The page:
KANSAS CITY -- In 2011, Nick Pratto hit a two-out, walk-off single to center to propel Huntington Beach, Calif., to a victory over Japan in the Little League World Series championship game. On Monday night, the Royals selected Pratto with their first-round pick (No. 14 overall) in the 2017 Draft."Words
KANSAS CITY -- In 2011, Nick Pratto hit a two-out, walk-off single to center to propel Huntington Beach, Calif., to a victory over Japan in the Little League World Series championship game. On Monday night, the Royals selected Pratto with their first-round pick (No. 14 overall) in the 2017 Draft.
"Words can't really describe it," Pratto said. "There's a weird feeling going through my body."
:: 2017 MLB Draft coverage ::
The Draft continues on Tuesday with Rounds 3-10. The MLB.com preview show begins at 11:30 a.m. CT, with exclusive coverage beginning at noon.
• Royals' 52nd overall pick: MJ Melendez
• Royals' 73rd overall pick: Evan Steele
The former Little League hero is now a 6-foot-1, 193-pound first baseman. Pratto hit .318 with seven home runs and 19 RBIs in his senior season at Huntington Beach High School, and MLB Pipeline.com ranked him as the No. 13 prospect in the Draft. He was rated as the best high school hitter in the Draft, according to Baseball America.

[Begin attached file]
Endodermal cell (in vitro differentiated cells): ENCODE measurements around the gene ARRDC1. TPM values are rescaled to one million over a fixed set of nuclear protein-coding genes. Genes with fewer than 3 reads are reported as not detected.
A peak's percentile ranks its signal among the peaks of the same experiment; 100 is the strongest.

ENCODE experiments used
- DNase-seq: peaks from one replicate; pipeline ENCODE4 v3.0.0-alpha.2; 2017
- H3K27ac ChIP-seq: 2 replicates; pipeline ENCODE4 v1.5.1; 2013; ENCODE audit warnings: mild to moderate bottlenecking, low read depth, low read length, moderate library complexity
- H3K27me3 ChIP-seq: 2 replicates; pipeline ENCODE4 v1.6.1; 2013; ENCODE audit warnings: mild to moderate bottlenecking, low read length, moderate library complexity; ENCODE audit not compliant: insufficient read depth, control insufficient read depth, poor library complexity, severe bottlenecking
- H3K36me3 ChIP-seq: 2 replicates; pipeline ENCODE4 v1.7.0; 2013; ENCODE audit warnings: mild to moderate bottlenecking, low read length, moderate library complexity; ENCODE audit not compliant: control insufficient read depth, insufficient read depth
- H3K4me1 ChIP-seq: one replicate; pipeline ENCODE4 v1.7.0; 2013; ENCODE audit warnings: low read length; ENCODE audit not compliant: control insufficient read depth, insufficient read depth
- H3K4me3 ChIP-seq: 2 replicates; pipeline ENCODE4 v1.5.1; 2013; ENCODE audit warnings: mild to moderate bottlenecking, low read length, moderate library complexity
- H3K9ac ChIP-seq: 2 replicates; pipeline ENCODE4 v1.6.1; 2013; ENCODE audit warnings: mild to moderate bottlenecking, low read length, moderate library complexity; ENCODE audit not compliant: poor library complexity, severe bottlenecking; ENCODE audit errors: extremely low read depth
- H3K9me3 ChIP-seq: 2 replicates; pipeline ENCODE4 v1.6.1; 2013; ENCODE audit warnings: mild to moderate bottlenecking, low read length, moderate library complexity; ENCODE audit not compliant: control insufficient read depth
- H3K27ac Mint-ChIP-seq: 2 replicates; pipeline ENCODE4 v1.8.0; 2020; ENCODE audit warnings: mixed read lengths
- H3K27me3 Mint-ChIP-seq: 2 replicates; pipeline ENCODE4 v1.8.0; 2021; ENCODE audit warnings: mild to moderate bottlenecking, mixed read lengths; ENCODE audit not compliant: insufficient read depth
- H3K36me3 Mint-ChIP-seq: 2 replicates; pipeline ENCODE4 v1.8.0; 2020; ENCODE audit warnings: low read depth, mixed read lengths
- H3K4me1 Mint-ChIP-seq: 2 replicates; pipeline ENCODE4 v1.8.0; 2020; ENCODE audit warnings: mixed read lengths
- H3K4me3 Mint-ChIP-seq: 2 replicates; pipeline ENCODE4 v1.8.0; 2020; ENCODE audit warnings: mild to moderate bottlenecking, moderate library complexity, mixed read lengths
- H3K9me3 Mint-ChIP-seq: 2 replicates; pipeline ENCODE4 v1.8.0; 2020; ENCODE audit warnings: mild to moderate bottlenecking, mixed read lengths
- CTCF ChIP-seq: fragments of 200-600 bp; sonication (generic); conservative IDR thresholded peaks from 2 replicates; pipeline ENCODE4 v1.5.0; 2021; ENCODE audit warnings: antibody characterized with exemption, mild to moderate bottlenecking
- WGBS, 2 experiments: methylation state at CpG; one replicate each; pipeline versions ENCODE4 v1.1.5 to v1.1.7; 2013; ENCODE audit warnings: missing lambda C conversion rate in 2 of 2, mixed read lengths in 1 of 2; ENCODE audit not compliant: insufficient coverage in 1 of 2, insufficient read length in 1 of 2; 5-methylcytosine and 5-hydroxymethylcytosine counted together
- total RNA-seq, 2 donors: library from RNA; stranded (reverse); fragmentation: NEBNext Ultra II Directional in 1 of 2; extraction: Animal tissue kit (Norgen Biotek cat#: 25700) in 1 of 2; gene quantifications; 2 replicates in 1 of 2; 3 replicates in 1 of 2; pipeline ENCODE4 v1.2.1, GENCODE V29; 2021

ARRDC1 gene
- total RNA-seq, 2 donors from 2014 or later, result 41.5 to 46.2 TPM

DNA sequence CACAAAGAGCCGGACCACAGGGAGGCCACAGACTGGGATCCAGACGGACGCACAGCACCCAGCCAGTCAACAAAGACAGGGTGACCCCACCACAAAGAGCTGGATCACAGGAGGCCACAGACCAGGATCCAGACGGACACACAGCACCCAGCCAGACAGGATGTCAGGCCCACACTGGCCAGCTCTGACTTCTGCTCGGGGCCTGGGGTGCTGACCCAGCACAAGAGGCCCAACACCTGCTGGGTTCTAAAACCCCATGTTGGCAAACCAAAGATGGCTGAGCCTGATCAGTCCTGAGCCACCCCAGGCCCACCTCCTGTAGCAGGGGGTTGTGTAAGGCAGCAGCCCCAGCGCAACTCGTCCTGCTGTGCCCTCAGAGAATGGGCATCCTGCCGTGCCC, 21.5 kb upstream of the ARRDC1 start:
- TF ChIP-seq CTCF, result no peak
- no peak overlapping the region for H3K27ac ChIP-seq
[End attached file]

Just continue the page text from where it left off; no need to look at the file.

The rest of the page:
A little later in the Draft, Pratto's high school teammate and "best friend," catcher Hagen Danner, who was also on that LLWS championship team, was selected 61st overall by the Blue Jays. After Pratto was drafted, he went to be with his friend.
"It's special to have something like that," Pratto said.
Royals general manager Dayton Moore said he doesn't see a comparison to Kansas City first baseman Eric Hosmer, but that Pratto is a plus defender at first base. Moore also said Pratto can play the outfield.
"I know there were teams that were looking at him as an outfielder," Moore said. "He's an elite defender."
Added Moore: "He's a guy who can use all of the field as a hitter. He's got power that we believe will develop. He has the ability to hit the ball out of the ballpark. He's a proven winner."
Pratto said he learned to settle his emotions at that Little League World Series, where his single came on a 2-0 pitch with the bases loaded. Since then, he has developed into what MLB Pipeline called "perhaps the best pure high school bat in the country."
To watch the Draft, Pratto was surrounded by over 100 family and friends, many of whom knew him when he hit the walk-off winner. As Commissioner Rob Manfred announced his name, Pratto raised both hands, much like he did after that walk-off hit six years ago. To be drafted, Pratto said, is a similar feeling to hitting his championship-winning single. Smiling, he hugged his parents.
Said Pratto, "This is a surreal moment."
Wilson Alexander is a reporter for MLB.com based in Kansas City.